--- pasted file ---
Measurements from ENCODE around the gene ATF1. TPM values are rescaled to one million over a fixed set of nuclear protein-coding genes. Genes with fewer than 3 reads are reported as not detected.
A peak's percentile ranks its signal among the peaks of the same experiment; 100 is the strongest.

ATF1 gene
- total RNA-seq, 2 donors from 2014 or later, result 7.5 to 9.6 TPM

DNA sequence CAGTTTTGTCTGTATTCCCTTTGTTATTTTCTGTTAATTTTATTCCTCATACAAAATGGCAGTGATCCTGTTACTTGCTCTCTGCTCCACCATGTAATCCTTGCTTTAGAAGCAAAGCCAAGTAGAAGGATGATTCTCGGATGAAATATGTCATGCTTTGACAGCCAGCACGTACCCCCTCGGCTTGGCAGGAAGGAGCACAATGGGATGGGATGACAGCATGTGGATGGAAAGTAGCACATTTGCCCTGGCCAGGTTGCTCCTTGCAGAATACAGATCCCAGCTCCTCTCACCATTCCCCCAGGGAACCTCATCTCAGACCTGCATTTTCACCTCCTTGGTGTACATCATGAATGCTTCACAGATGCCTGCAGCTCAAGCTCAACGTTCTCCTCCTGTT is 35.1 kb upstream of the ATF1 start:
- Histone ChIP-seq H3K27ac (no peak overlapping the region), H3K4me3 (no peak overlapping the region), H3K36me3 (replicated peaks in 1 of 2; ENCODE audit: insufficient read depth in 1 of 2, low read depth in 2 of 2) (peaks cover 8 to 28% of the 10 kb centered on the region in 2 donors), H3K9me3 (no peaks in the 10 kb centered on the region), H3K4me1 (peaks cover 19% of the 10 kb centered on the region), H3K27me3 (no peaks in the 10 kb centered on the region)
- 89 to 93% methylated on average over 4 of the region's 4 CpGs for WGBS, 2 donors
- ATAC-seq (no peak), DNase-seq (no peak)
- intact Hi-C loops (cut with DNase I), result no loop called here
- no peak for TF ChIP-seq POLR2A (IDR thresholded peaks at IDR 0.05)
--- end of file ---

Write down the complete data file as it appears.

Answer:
Measurements from ENCODE around the gene ATF1. TPM values are rescaled to one million over a fixed set of nuclear protein-coding genes. Genes with fewer than 3 reads are reported as not detected.
A peak's percentile ranks its signal among the peaks of the same experiment; 100 is the strongest.

ATF1 gene
- total RNA-seq, 2 donors from 2014 or later, result 7.5 to 9.6 TPM

DNA sequence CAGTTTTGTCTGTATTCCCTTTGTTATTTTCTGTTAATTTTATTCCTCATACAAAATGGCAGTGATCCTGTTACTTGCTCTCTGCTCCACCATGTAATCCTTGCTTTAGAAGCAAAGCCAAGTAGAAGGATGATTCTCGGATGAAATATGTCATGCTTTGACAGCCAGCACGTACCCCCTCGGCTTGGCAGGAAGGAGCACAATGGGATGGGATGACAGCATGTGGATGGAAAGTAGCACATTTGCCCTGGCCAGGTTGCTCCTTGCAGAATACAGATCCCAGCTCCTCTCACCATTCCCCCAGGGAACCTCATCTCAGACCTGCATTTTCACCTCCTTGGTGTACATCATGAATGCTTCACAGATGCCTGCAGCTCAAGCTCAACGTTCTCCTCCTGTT is 35.1 kb upstream of the ATF1 start:
- Histone ChIP-seq H3K27ac (no peak overlapping the region), H3K4me3 (no peak overlapping the region), H3K36me3 (replicated peaks in 1 of 2; ENCODE audit: insufficient read depth in 1 of 2, low read depth in 2 of 2) (peaks cover 8 to 28% of the 10 kb centered on the region in 2 donors), H3K9me3 (no peaks in the 10 kb centered on the region), H3K4me1 (peaks cover 19% of the 10 kb centered on the region), H3K27me3 (no peaks in the 10 kb centered on the region)
- 89 to 93% methylated on average over 4 of the region's 4 CpGs for WGBS, 2 donors
- ATAC-seq (no peak), DNase-seq (no peak)
- intact Hi-C loops (cut with DNase I), result no loop called here
- no peak for TF ChIP-seq POLR2A (IDR thresholded peaks at IDR 0.05)